Now let us examine how far this dogma agrees with other articles of the Christian faith. It is asserted that the three Persons are equal, and each possesses all the attributes which we assign to our God, such as omnipresence, omnipotence, omniscience, &c., that they fill all space, are never separate, where one exists the two others are always to be found, they always act and will in harmony. From this definition it would appear that they believe the Deity to be one in person, but instinct with, three minds, although they confess the existence of three persons. But the one mode of existence is quite as incomprehensible as the other, and neither is supported by Revelation, which alone could afford mankind any information on the subject. As an isolated dogma, it perhaps might be received by those who were willing to believe that the terms Father, Son, and Holy Ghost were only three different names given to one and the same God, however inapplicable they may appear; but when this dogma is joined to the doctrine of an Incarnation and an Atonement, then the contradiction and inconsistency become manifest. It is held that the Son became incarnated in the womb of Mary, in the frame of her son Jesus. To this assertion there are insuperable objections, in the definition of the mode of existence of the Son as one of the persons of the Trinity. He is said to be omnipresent, therefore must necessarily be in the womb of Mary as well as in every other place, and he did not inhabit the frame of Jesus any more than any other man’s. As the three persons are inseparable, the Father and the Holy Ghost must equally have become incarnate. If they did not, then the Son was in one locality, and the Father and the Holy Ghost were not there, and the Son was not where they were: then neither of the three was omnipresent. Should we waive our objection to the Incarnation, and agree to the hypothesis of three omnipresent persons inhabiting the frame of Jesus: we must allow that the three persons were also incarnate in the bodies of all other creatures, and there was nothing  singular in what was termed the “Incarnation.” The word, however, must be restricted to its natural signification, “being enclosed in flesh,” or “assuming body,” for it is still more objectionable to assent to what is inculcated in the thirty-nine articles, that he took human nature in the womb of Mary, and thus the two natures, the godhead and the manhood, were united in one person, “never to he divided.” If the three Persons always act together, they must all have been united to the humanity of  Jesus; and the Christians, in the One God which they confess, must adore three divine and one human person. The same Second Article teaches that “the one Christ, very God and very man,” “truly suffered, and was crucified, dead and buried,” “to reconcile the Father to us.” Here it is distinctly stated that the Son did act separately and independently from the Father, which clearly demonstrates that the Father and the Son are two distinct Entes, and not one, the Son submitting to be sacrificed in order to reconcile the Father, and the Father being satisfied by the immolation of the Son, the one being active, and the other being passive, whilst the Holy Ghost does not take any part in the action. Now it cannot be pretended that there is any unity in three beings, one of whom is active, another passive, and the third neuter.

As to the object of the sacrifice, it represents the Father as morally or physically impotent, unwilling or unable to forgive mankind without the intervention of the Son, condescending to forgive mankind what is called original guilt and actual sin, not in consequence of their repentance and amendment, but in return for an imaginary sacrifice, which he deigned to accept as an expiation. According to the definition given of the nature of the Trinity, this supposition is rendered still more impious; because as the ransom which was to be paid for mankind, contemplated the suffering and death of not only a Divine Person, but of the whole Trinity, since as the “substance” of the three persons is not to be divided, the suffering and death of one of the persons must be partaken of by the others. The same arguments which have been adduced against the dogma of an Incarnation are equally applicable to the Atonement: the Three Persons always acting in harmony must all three have offered the sacrifice, and all three have accepted the expiation. They must also all three have arisen from death, though they could not die. They must all three have ascended to heaven, which they could never have quitted, being omnipresent. Still more surprising is the Fourth Article, which states that the Son, rising from death, “took again his body, with flesh, bones, and all things pertaining to the perfection of man’s nature, wherewith he ascended into heaven, and there sitteth until he return to judge all men at the last day.” The principal dogmas of Christianity, the Trinity in Unity, the Incarnation, and the Atonement, reciprocally overturn each other. The unity of the three Persons is incompatible with the Incarnation and the Atonement; the Incarnation of the Son is destructive of the Unity of the Three Persons as well as the Atonement.—I am not aware of any misstatement in what I have quoted from the Athanasian creed and the articles of religion; the farther explanation on the nature of the Trinity I have received in the course of  my correspondence with a learned minister of the Church of England. It has grieved me to see the pertinacity with which the London, the British, and the Scottish Societies labour for the conversion of our brethren to Christianity, and the facilities which they enjoy for the purpose in the control of a very large revenue, and a host of salaried agents, whose office it is to seek the poor, ignorant, and destitute among our brethren, and assail them with specious argument and forced constructions of passages in our holy books; perhaps it may be useful to those so dangerously situated to be shown the fallacy of the  proofs attempted to be drawn from the Bible, and to point out the inconsistency and contradiction of the principal dogmas which they offer for our acceptance. When I was young, I was strictly forbidden to read the New Testament, and I believe even now few among us except the literary part of the nation have given it the attention it deserves, and fewer still have inquired into the doctrine which is founded on those books. It must be desirable to furnish the young, and (on that point) ignorant, with the objections which might not immediately present themselves. It must startle a young Israelite to be told that the first verse of the Pentateuch gives evidence of a Trinity in the word אלהים; and should he reply  that though the form of the word is plural, the adjuncts; verb, pronouns, &c., are in the singular, to be told that there being Unity in the Trinity, it is not inconsistent that in treating of it both numbers should be used. Indeed the repeated and emphatic declaration of the Divine Unity by Moses and the other prophets is evaded by the doctrine that although there is but One God there are three Persons. This they advance, though without any foundation, leaving it to us to prove the negative. Should he do so in the Words of God, by the mouth of the Prophet, “There is no god with me:” they repeat One God and Three Persons. The only method of proceeding is to show, by their own definition and explanation, that the dogma is contradictory in itself, and is incompatible with the other tenets of Christianity.—These remarks are not made with any improper feeling towards our Christian brethren; but to show the grounds on which we dissent from them in the theology of our religious faiths; for in their morality there is no difference, the Christian code of morals being taken from the Jewish.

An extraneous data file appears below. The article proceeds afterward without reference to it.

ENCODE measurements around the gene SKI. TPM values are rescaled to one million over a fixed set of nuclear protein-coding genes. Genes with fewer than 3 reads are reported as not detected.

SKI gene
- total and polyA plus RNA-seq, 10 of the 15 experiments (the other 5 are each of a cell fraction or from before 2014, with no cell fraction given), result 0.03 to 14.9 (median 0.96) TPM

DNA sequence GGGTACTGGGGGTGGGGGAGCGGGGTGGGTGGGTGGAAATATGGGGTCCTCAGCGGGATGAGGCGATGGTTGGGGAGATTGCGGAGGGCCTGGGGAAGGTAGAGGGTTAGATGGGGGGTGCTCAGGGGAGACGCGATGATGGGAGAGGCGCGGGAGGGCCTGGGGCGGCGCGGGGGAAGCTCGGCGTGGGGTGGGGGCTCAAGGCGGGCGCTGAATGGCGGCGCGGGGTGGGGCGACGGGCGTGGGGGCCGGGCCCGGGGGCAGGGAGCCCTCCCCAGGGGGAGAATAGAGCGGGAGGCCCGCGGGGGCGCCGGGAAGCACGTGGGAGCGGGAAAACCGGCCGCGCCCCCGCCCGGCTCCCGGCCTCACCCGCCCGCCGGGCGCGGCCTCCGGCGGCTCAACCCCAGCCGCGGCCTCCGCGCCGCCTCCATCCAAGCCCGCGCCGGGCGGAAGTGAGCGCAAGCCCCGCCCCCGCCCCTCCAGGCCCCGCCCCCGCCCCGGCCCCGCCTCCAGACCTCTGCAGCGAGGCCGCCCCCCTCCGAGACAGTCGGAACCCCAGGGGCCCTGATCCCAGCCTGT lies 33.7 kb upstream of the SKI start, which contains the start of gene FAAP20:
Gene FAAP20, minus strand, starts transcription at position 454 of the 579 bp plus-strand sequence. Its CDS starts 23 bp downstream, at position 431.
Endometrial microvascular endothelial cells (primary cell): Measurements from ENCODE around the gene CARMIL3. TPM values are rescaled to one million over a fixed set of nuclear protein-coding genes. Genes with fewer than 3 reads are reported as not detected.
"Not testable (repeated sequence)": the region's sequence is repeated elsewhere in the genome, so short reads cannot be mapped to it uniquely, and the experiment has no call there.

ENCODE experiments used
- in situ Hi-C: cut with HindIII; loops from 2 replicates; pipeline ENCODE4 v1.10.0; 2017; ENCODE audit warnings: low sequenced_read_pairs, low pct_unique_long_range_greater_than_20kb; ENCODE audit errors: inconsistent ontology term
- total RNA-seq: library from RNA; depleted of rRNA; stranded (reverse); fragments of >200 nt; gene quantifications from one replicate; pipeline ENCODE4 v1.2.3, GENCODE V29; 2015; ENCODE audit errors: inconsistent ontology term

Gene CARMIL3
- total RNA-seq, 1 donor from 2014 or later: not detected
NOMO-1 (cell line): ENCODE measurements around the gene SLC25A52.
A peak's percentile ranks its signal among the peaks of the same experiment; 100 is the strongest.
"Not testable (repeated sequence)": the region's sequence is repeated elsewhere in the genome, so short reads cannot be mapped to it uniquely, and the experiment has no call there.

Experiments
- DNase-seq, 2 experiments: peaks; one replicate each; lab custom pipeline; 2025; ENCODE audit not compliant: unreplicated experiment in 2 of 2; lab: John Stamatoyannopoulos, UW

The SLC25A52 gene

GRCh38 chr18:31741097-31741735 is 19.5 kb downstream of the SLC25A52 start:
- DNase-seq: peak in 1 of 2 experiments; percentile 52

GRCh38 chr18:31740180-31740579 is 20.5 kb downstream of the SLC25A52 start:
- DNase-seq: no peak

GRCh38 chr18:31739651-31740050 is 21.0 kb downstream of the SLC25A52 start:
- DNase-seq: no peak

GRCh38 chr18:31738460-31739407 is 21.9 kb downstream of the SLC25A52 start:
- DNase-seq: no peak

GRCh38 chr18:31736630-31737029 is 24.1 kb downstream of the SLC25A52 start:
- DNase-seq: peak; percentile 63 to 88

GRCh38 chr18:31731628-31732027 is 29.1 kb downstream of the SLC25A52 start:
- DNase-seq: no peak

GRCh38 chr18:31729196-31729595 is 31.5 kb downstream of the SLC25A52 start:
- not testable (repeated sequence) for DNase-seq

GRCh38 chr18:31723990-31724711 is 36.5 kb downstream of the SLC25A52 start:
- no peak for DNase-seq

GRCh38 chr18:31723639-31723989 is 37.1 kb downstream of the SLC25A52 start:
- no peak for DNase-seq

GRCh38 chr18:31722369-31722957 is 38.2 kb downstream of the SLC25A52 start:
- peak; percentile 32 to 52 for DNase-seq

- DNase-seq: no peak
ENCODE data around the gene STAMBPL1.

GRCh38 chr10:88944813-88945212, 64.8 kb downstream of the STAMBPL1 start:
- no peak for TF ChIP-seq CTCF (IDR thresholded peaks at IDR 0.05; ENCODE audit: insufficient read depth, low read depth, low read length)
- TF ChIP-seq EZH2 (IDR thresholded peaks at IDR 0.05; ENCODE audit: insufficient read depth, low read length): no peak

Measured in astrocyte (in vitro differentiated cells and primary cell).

J. R. P.

Hackney, 29th March, 1847.